DR. PAUL DOGO, is the Kaduna State Commissioner for Health and Human Services. He has been in the services of the Kaduna State Health Systems since graduation in 1984. In this interview with EMMANUEL ADO, he spoke extensively on the activities of the ministry and many other issues. Excepts:
Kaduna State Governor, Mallam Nasir El-Rufai, was recently quoted as saying: “Our programmes are structured to ensure that a pregnant woman does not die due to inability to access quality services during pregnancy and childbirth; that a child is not lost from preventable diseases, that communities are not overburdened with endemic diseases, and that community linkages are harnessed and promoted” . Interpret this statement in terms of your role as the health commissioner?
It’s very obvious to me that the governor’s statement was made from a well-informed and intentioned position. This statement defined the main problem and offered solution in a very pointed manner, as it were, taking the bull by the horn in tackling high diseases burden, maternal mortality of 547 per 100,000 live births and under 5 the mortality of 180 per 1000 live births and of course reducing the disease burden.
The structured programmes the governor talked about which we are currently executing are in two layers. The first are those programmes that are implemented by the health sector and these include the revitalization of the Primary Healthcare system, Free Maternal and Child healthcare programme, strengthening of routine immunization, observance of the maternal newborn and child healthcare which is commonly referred to as the child health week, child spacing programme, control of HIV/AIDS, control of Tuberculosis, and then tackling of neglected tropical diseases.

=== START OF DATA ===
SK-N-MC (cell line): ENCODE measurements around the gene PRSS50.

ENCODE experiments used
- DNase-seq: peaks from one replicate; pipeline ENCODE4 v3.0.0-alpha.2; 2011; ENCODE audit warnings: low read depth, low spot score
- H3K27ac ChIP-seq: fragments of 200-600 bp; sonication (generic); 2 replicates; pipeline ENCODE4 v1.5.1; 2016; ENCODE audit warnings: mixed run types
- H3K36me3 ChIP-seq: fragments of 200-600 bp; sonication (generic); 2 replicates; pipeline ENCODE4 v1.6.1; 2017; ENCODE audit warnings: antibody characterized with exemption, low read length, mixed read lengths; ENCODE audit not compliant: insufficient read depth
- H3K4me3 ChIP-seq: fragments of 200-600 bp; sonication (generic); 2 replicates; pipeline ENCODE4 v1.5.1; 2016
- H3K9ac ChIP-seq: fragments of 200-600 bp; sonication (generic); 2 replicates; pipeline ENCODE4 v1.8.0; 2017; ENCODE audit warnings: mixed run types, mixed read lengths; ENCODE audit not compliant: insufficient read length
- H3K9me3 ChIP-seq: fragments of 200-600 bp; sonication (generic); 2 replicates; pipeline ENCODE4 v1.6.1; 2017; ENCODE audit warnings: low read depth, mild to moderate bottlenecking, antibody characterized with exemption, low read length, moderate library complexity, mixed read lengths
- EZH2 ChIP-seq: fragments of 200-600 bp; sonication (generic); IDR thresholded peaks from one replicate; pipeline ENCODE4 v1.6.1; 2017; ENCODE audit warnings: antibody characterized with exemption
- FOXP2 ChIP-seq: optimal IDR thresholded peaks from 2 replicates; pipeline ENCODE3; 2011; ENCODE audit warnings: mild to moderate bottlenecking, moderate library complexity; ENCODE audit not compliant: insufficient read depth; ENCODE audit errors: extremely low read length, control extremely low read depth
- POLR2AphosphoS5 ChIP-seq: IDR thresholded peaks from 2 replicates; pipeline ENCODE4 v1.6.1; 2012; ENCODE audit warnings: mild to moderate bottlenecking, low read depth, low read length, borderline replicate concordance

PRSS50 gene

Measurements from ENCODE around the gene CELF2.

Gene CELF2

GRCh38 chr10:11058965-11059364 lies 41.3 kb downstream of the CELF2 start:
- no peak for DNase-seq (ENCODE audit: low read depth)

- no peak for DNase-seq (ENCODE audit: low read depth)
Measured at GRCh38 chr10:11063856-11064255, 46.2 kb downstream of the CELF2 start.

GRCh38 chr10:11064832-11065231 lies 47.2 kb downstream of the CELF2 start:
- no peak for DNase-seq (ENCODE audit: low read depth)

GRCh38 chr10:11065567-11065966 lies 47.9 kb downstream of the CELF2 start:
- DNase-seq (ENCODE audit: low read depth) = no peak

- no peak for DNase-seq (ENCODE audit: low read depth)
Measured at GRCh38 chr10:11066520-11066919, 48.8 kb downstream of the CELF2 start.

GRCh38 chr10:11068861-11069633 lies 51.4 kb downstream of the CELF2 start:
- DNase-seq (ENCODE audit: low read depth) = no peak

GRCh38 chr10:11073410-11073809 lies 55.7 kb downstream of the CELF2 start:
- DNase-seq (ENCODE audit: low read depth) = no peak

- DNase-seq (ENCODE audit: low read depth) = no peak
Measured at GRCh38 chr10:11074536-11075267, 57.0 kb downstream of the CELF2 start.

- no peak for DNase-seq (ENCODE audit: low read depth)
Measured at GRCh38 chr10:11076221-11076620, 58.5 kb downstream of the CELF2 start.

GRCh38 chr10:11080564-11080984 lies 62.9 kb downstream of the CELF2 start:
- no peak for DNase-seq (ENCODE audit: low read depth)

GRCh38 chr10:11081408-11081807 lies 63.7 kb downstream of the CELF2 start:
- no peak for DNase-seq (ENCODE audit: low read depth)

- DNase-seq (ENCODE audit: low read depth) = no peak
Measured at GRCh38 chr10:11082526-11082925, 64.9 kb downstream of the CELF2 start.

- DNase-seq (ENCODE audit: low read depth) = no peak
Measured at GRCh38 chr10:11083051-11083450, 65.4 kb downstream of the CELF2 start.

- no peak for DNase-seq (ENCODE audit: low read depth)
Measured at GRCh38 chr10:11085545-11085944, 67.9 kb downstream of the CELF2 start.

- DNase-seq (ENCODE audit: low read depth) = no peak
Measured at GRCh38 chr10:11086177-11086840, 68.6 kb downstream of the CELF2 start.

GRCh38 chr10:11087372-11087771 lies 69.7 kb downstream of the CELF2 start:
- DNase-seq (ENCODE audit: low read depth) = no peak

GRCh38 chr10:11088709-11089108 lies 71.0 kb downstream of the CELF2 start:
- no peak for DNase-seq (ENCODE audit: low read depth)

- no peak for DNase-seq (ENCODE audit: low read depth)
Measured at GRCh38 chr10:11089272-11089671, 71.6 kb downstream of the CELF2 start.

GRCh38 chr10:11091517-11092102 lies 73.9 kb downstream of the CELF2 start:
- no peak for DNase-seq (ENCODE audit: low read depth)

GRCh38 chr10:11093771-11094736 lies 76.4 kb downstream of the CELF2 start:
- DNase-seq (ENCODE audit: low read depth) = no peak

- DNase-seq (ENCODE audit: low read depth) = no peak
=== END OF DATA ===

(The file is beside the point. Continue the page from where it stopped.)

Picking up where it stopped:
The second layer of programmes have to do with tackling the social determinants of health. You know there are social determinants that are outside the purview of the health sector but have very important significant impact on the health of the people.
How far have you gone on the implementation of the Kaduna State Sector Implementation Plan(SIP)?
The Sector Implementation Plan(SIP) is drawn from the State Development Plan which spans 2016 – 2020. Our 2017 budget is drawn from the Sector Implementation Plan and our 2017 budget in the Ministry has further been broken down into implementable and costed activities. There will be quarterly reviews of our performance. What we have done to enhance and ensure performance was to tie every activity to a programme officer by name, so the responsible officer will be held accountable. Because of the seasonal variation we have in the occurrence of malaria we have included in our annual operational plan chemo prophylaxis (chemoprevention) for children.
What are you doing to improve the quality of health care services in the state , considering the challenge of insufficient resource for health?
Still on our SIP it is meant to address the challenges facing the health sector. You rightly mentioned poor infrastructure, poor quality services and inadequate human resources for health. Although you singled out quality of service and human resources, I must also say that even infrastructure is very critical as far as the provision of quality healthcare is concerned.
The expansion and renovation of 255 Primary Health Centres, slightly more than that number because more facilities have been added.
So, one of the first things we did was to ensure that these facilities are brought to standard, and that’s why we’ve adopted the one PHC per political ward strategy. All health clinics in that ward will feed into it and the Ward Primary Health Centre is also going to feed into a Secondary Health Care facility and we’ve identified one in each of the 23 local government areas.